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Struggling phone maker Nokia is to close its regional offices in Tehran as a direct result of sanctions recently imposed on EU companies by the European Union over Iran’s controversial nuclear program. The EU sanctions restrict trading to Iran.
Reported by Kabir News and backed up by Nokia spokesperson Mark Durrant, the company will cease operations in Tehran by the end of August 2012, forcing customers to purchase its products via unofficial channels.
Nokia is said to be one of the most popular phone brands in Iran.
Nokia’s statement reads:
“We have to close our office in Tehran by the end of August due to the recent sanctions. However our customers in Iran can buy new cell phones and accessories from unofficial agents.”
The European Union’s restrictions bar companies from engaging in foreign trade, financial services, energy sectors and technologies, affecting Nokia’s operations in the country.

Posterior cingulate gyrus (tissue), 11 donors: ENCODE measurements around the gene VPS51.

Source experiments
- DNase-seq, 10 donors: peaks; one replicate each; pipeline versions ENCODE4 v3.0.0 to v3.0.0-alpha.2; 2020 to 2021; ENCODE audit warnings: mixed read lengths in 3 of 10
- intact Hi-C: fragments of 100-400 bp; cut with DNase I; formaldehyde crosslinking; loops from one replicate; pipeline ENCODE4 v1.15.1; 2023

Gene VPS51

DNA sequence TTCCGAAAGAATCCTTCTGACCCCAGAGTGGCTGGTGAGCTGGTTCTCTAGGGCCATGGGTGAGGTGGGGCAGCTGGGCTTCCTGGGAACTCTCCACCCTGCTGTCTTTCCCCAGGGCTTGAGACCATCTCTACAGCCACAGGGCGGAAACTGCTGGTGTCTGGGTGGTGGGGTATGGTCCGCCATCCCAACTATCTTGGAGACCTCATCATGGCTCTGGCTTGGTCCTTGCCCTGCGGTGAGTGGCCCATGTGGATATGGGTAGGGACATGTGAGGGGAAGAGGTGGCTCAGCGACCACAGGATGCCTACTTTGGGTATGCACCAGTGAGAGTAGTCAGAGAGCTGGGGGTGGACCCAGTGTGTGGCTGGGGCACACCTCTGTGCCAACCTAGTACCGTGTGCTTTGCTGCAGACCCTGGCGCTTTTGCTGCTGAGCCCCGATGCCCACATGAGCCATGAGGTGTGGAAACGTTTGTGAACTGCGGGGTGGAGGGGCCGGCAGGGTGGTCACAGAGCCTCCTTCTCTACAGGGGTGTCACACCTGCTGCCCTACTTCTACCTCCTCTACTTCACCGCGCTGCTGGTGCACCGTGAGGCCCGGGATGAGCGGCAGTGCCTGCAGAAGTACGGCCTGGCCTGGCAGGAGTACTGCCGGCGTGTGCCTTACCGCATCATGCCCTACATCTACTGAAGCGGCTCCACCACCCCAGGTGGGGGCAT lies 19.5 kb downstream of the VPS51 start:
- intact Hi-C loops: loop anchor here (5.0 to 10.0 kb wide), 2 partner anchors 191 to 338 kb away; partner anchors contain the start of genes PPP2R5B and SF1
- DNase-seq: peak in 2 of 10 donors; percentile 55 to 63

It appears that the closure is a reluctant one for Nokia, although we should note the company has been systematically shutting down its operations across Europe and Asia.
Earlier this week, Nokia halved the number of sales offices in China — from four to two — as it moved forward with its plan to shed 10,000 employees.
Nokia is due to announce its second quarter financial results in the coming week, detailing sales of its feature phone and smartphone products as it tries to reclaim market share back from Apple, Samsung and other Android handset vendors.
The closure of its Iranian office and the barring of sales in the country may affect the company’s feature phone revenues, but we may evidently have to wait until next quarter’s earnings to see if and how much impact it has had.
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